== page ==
Full daylight spread over Sydney Town. No shadows remained. No relief from the sun in the vastness of this continent rendered prison, a Golgotha of the spirit. (12)
"The problem with common sense is that every man's common sense conforms to his prejudices," said Carver. (36)
"There are but two ways a convict can return to England. Serve out the sentence, or get an absolute pardon from the governor himself. Any other escape to an English or Irish port is but a passage to the gallows." (71)
"And to survive here, and prosper, I begin to see, you must perforce still the whispers of the past in your head. We should all need a sort of slaughterman for memories, a hangman for ghosts." (73)
"I have a convict maid, a convict cook, convicts to water my garden. I have heard the children playing at games of lashing and shackling. I have known babes that threaten their convict nursemaids with execution. I am as familiar with transportation and assignment, the whole grand and awful design, as you. I am a magistrate's wife, and I am as close confined by that as any felon." (92)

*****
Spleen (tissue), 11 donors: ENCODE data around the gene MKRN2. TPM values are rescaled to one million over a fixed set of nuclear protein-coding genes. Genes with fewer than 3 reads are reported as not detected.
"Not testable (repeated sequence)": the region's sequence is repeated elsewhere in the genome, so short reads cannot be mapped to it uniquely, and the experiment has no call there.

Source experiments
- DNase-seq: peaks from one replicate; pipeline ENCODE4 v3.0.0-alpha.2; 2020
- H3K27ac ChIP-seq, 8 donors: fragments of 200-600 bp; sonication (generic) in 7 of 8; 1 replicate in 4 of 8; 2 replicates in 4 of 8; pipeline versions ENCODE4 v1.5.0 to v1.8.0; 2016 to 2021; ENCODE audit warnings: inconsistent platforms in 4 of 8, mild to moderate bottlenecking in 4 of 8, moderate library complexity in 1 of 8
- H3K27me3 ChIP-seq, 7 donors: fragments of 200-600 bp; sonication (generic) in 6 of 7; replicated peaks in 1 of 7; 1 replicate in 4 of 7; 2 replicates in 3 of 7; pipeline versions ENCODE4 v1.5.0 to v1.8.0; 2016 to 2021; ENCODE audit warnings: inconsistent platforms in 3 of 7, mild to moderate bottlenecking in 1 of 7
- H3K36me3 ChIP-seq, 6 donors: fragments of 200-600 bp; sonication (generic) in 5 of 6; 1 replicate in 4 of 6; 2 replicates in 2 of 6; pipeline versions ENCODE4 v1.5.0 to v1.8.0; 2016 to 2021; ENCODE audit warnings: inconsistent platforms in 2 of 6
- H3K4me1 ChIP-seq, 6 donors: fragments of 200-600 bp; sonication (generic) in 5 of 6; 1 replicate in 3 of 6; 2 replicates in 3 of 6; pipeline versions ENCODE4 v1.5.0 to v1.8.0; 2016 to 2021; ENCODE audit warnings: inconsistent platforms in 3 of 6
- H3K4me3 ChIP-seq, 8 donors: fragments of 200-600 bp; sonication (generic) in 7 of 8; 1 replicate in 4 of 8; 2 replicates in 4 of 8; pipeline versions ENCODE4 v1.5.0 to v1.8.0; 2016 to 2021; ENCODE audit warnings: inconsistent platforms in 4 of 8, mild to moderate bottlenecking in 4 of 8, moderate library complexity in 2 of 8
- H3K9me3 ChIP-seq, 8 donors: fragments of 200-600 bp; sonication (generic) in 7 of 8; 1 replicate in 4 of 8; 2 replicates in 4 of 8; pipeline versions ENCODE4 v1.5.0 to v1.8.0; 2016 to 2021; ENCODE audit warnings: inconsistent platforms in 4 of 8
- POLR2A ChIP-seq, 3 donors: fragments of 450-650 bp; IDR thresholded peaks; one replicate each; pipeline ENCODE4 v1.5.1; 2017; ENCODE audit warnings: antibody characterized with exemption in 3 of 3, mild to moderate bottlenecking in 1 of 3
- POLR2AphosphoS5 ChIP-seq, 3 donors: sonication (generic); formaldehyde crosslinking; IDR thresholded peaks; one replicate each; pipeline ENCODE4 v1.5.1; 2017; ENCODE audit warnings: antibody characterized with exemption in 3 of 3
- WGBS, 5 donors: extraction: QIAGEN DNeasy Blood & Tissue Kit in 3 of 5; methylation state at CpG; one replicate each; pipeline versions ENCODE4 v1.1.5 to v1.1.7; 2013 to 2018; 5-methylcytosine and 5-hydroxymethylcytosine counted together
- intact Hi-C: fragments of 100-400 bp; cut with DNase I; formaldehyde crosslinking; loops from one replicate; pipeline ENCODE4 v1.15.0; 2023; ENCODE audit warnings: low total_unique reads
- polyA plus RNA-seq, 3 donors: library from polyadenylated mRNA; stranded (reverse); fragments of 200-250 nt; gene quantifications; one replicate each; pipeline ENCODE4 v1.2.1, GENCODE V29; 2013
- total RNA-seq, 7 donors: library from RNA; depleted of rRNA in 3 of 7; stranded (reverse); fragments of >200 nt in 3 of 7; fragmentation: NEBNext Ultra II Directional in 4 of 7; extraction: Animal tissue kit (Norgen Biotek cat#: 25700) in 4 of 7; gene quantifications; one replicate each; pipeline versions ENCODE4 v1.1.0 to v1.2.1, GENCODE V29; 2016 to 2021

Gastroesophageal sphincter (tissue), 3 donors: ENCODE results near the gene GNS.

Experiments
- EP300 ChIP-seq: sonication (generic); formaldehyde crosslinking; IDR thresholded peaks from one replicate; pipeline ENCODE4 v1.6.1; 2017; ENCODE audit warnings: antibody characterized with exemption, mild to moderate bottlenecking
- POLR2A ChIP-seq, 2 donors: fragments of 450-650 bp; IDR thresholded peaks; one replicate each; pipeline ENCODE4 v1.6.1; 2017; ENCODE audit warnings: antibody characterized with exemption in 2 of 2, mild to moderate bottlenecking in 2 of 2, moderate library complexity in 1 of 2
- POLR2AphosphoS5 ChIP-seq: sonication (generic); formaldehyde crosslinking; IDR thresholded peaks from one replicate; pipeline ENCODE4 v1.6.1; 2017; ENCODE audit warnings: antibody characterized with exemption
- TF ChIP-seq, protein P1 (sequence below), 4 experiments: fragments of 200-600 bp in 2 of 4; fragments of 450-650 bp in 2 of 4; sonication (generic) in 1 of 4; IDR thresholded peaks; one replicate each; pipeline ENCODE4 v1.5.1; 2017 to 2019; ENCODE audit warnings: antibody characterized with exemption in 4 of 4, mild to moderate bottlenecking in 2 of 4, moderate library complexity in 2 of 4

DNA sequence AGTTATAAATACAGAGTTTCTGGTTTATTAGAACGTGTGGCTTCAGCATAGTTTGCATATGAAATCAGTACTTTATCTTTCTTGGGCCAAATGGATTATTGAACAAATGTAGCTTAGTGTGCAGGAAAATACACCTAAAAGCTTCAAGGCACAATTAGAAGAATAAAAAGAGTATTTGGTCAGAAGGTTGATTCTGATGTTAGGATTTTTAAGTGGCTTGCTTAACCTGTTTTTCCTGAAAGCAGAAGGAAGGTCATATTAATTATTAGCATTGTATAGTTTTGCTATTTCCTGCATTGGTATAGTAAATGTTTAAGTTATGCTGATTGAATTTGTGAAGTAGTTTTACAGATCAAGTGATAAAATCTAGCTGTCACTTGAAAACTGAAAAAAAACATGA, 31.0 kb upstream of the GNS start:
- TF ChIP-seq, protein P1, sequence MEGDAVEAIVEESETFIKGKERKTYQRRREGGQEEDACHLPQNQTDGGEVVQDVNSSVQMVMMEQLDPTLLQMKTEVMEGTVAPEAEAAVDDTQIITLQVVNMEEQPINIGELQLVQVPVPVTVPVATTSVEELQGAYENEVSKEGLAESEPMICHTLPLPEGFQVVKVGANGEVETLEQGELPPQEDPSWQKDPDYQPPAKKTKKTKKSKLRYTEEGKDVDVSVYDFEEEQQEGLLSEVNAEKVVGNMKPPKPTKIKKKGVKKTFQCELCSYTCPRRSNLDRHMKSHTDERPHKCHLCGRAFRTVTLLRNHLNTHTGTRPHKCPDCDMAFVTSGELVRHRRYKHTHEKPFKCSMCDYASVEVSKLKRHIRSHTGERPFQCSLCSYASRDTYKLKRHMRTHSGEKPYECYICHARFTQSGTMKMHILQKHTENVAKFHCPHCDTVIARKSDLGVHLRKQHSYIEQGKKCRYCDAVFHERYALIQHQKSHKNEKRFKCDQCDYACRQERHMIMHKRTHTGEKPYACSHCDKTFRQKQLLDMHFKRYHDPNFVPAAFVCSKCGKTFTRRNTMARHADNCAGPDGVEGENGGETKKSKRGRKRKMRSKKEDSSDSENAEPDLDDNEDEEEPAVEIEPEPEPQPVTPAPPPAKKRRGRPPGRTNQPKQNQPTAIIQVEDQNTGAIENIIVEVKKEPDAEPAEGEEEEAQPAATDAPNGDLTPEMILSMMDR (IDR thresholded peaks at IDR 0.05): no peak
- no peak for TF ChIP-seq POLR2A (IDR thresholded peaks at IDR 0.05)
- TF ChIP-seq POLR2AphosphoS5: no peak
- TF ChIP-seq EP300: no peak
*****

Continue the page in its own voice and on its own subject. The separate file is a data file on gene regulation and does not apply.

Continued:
Death and the Lady, thought the colonel, closing his teeth on the end of his pipe. There is our subject this evening, assuredly: death and the lady. (103)
"The question is, will you stand by, mewling about your misfortune in Sydney Gaol, while the old woman hobbles about and makes her own trouble, or will you take a man's part and set to?" (152)
"Whether you return or no, there will be no further contact with my wife, in word or thought or deed, or I will not forbear to avoid her ruin, or yours." (155)
Eleven men, bearded, lean, and haggard - for to feed a man on the hulks was to cut into their profit - resembling so many goblins gathered in a ruined palace. (179)
The hulk groaned and dead water shivered in its bowels, like a leviathan of the deep with poisoned dreams. (182)
"There's a dog that hears his master's voice even when the master ain't near. Let's see where he runs." (220)
"Nothing will come of nothing." (234) from King Lear
A company of ghosts, therefore. The ghosts of pride, and rage, and longing, of drunkenness, of gentleness, of boldness, determination, guile, thrift, and labour, thievery and despair, banishment and home-longing, sent back to haunt the shores they had quit under the weight of crime and judgement. (244)
The great city sighed as evening closed in, and the church bells, from Westminster to the slums and rookeries of Limehouse and Rotherhithe, began their tolling for evensong and repentance. (252)
Historical "stuff" I've been Googling
Macquarie Harbor - Hell's gate
The Female Factory
The Rats' Line as it applies to convicts/prisons - first time I Googled this, I saw wayyyyy more rats than I ever wanted to...y'all, some of those rats were bigger than housecats!
The Rum Rebellion
the hulks (prison ships)
Andrei Baltakmens was born in Christchurch, New Zealand, of Latvian descent. He has a Ph.D. in English literature, focused on Charles Dickens and Victorian urban mysteries.